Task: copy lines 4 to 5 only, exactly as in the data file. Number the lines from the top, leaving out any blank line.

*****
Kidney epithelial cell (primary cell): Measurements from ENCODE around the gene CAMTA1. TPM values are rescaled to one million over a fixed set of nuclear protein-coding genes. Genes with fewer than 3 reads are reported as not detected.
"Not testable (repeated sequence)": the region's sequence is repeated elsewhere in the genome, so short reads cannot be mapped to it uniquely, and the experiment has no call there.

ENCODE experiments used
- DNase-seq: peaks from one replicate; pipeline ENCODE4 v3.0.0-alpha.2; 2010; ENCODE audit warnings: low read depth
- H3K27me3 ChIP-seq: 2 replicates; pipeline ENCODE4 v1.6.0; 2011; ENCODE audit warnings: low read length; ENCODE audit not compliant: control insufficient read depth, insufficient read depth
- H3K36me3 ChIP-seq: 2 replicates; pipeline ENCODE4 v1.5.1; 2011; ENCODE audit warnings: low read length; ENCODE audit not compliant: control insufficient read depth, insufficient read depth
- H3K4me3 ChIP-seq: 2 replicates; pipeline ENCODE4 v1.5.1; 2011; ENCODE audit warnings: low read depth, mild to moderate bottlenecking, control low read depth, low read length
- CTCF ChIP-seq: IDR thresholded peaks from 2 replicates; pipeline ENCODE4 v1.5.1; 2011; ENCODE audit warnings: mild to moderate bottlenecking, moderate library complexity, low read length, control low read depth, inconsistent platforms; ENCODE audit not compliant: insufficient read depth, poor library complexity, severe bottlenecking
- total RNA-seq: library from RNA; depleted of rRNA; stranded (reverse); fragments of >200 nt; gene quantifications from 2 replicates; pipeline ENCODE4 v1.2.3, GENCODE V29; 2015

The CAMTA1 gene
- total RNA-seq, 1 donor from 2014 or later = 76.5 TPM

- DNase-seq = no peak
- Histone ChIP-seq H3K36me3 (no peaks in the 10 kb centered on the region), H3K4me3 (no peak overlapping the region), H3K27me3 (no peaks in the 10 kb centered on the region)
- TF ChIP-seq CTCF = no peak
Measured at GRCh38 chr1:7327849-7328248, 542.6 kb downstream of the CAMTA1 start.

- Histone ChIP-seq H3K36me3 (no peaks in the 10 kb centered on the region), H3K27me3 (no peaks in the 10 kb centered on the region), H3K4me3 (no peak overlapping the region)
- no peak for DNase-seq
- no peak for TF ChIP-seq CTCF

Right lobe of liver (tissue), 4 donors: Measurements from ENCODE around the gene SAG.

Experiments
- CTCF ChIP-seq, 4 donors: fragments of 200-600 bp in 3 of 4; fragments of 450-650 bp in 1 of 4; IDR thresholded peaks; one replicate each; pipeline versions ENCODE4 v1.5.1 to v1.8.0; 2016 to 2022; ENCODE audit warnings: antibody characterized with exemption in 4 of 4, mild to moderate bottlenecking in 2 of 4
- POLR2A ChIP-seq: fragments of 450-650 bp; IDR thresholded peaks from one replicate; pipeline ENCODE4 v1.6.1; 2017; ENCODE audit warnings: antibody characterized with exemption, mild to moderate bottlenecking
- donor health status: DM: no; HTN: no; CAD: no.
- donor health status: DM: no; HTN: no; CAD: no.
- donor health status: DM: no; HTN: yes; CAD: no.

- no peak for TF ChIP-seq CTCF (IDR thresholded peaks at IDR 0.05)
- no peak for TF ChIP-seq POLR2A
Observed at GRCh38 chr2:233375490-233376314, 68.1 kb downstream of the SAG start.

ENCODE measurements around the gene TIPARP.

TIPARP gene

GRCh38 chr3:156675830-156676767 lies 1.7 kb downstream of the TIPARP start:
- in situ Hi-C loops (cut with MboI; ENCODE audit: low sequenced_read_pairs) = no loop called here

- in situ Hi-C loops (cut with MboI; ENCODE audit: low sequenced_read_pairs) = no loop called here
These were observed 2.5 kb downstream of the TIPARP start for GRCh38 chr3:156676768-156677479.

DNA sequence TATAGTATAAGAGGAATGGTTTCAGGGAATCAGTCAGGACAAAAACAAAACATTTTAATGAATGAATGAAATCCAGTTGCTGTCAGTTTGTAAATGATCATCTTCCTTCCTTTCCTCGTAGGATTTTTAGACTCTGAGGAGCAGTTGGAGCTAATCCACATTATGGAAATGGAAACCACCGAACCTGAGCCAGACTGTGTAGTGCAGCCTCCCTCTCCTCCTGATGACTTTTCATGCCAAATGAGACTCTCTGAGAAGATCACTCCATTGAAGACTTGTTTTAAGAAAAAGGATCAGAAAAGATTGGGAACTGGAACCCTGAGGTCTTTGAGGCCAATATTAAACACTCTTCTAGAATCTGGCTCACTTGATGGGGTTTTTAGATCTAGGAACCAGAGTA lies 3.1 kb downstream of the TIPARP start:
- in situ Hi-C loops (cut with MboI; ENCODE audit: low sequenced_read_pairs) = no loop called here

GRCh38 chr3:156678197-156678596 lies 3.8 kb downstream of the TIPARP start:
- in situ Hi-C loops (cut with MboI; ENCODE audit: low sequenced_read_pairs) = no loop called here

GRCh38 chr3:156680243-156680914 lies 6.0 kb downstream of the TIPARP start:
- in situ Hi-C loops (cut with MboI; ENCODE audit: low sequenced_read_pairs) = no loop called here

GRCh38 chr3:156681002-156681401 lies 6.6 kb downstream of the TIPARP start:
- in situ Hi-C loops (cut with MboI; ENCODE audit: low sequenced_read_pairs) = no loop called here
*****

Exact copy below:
- DNase-seq: peaks from one replicate; pipeline ENCODE4 v3.0.0-alpha.2; 2010; ENCODE audit warnings: low read depth
- H3K27me3 ChIP-seq: 2 replicates; pipeline ENCODE4 v1.6.0; 2011; ENCODE audit warnings: low read length; ENCODE audit not compliant: control insufficient read depth, insufficient read depth